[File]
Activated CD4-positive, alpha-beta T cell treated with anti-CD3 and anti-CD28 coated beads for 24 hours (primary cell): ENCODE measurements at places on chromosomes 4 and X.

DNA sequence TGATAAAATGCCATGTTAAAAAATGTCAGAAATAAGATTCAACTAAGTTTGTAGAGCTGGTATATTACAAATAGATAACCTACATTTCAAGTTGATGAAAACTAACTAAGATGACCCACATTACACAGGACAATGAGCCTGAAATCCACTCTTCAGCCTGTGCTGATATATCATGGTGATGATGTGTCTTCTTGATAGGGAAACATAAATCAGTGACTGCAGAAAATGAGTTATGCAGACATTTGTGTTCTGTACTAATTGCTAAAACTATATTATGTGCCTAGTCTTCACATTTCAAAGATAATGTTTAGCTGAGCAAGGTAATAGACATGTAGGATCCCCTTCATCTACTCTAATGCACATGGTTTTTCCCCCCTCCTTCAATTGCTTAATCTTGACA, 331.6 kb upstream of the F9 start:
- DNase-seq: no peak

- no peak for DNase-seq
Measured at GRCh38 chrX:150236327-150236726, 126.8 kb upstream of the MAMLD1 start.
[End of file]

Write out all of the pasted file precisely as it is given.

Activated CD4-positive, alpha-beta T cell treated with anti-CD3 and anti-CD28 coated beads for 24 hours (primary cell): ENCODE measurements at places on chromosomes 4 and X.

DNA sequence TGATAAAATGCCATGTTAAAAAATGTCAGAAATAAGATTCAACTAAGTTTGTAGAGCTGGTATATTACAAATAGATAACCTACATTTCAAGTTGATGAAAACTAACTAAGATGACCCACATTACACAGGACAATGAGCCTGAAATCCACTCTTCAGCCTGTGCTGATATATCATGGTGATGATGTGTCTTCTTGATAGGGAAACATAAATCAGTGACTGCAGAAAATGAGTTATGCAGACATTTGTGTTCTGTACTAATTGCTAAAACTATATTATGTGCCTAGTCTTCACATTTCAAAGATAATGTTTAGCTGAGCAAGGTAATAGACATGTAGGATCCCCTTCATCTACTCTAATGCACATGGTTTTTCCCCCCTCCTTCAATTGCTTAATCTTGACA, 331.6 kb upstream of the F9 start:
- DNase-seq: no peak

- no peak for DNase-seq
Measured at GRCh38 chrX:150236327-150236726, 126.8 kb upstream of the MAMLD1 start.